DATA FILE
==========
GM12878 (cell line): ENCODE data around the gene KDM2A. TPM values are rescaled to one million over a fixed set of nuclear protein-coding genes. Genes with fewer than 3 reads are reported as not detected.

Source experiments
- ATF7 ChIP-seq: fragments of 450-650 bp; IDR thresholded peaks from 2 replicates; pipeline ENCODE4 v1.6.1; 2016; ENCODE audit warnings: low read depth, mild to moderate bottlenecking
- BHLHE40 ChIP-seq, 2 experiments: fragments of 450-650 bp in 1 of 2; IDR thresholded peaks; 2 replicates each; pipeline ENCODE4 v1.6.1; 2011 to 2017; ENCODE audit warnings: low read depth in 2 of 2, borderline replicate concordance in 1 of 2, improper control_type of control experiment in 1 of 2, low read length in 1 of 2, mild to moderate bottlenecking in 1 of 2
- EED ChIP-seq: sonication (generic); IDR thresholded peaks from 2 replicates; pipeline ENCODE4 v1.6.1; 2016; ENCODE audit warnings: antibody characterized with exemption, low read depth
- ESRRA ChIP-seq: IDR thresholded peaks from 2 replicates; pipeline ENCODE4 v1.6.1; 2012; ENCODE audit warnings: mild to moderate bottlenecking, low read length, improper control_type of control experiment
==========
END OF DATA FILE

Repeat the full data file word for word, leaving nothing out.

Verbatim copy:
GM12878 (cell line): ENCODE data around the gene KDM2A. TPM values are rescaled to one million over a fixed set of nuclear protein-coding genes. Genes with fewer than 3 reads are reported as not detected.

Source experiments
- ATF7 ChIP-seq: fragments of 450-650 bp; IDR thresholded peaks from 2 replicates; pipeline ENCODE4 v1.6.1; 2016; ENCODE audit warnings: low read depth, mild to moderate bottlenecking
- BHLHE40 ChIP-seq, 2 experiments: fragments of 450-650 bp in 1 of 2; IDR thresholded peaks; 2 replicates each; pipeline ENCODE4 v1.6.1; 2011 to 2017; ENCODE audit warnings: low read depth in 2 of 2, borderline replicate concordance in 1 of 2, improper control_type of control experiment in 1 of 2, low read length in 1 of 2, mild to moderate bottlenecking in 1 of 2
- EED ChIP-seq: sonication (generic); IDR thresholded peaks from 2 replicates; pipeline ENCODE4 v1.6.1; 2016; ENCODE audit warnings: antibody characterized with exemption, low read depth
- ESRRA ChIP-seq: IDR thresholded peaks from 2 replicates; pipeline ENCODE4 v1.6.1; 2012; ENCODE audit warnings: mild to moderate bottlenecking, low read length, improper control_type of control experiment